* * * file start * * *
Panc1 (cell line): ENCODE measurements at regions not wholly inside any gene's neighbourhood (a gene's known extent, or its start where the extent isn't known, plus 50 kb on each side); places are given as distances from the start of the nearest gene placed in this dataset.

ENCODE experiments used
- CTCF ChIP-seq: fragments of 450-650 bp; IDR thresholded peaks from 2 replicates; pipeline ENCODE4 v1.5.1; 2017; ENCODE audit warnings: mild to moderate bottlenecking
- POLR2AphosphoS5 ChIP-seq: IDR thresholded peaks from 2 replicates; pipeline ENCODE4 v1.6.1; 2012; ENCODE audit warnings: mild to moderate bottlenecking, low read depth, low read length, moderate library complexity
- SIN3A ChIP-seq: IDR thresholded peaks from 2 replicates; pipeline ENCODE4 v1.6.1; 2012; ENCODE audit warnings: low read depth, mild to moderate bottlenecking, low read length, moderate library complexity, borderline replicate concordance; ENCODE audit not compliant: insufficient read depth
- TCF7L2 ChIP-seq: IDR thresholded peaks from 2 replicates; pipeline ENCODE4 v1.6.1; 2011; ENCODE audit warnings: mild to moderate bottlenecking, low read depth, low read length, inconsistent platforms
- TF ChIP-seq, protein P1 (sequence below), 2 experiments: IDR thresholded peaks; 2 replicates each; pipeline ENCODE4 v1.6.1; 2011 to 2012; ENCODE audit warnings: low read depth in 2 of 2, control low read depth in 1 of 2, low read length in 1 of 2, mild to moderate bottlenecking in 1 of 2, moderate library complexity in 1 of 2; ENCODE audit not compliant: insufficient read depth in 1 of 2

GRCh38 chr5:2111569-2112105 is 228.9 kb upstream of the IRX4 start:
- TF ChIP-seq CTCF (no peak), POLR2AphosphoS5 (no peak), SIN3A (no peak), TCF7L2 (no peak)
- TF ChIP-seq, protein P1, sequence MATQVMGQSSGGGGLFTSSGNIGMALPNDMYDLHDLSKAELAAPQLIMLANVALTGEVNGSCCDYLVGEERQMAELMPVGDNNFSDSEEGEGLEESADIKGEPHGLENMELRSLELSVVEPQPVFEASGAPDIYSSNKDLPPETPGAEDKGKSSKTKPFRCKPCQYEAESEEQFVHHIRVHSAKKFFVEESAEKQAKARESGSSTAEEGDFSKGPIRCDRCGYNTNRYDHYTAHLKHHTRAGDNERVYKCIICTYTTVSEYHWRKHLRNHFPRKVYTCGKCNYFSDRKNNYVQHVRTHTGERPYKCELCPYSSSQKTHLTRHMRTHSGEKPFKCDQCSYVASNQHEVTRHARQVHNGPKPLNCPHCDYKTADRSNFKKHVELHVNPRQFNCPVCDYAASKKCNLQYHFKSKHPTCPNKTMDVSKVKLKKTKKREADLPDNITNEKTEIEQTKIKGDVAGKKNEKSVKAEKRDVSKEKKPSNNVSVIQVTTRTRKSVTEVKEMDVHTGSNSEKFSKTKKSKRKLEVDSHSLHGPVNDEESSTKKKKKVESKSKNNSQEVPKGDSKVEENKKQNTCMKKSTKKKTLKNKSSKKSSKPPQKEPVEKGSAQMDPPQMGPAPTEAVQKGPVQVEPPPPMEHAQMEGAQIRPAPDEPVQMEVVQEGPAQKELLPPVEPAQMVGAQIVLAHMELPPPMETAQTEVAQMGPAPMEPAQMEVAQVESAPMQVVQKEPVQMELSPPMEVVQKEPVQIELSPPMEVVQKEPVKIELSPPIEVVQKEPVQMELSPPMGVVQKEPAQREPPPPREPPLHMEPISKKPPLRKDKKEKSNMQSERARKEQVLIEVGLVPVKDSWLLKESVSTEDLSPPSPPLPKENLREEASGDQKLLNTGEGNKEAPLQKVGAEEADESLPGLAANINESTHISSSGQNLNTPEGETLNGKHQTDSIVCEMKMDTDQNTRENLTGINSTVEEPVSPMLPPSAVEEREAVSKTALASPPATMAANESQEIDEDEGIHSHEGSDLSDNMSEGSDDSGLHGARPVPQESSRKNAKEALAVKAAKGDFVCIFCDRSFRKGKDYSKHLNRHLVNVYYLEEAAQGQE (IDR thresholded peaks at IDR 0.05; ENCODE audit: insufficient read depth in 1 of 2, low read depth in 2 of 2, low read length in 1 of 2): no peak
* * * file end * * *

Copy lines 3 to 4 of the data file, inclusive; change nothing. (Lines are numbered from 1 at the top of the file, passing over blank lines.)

- CTCF ChIP-seq: fragments of 450-650 bp; IDR thresholded peaks from 2 replicates; pipeline ENCODE4 v1.5.1; 2017; ENCODE audit warnings: mild to moderate bottlenecking
- POLR2AphosphoS5 ChIP-seq: IDR thresholded peaks from 2 replicates; pipeline ENCODE4 v1.6.1; 2012; ENCODE audit warnings: mild to moderate bottlenecking, low read depth, low read length, moderate library complexity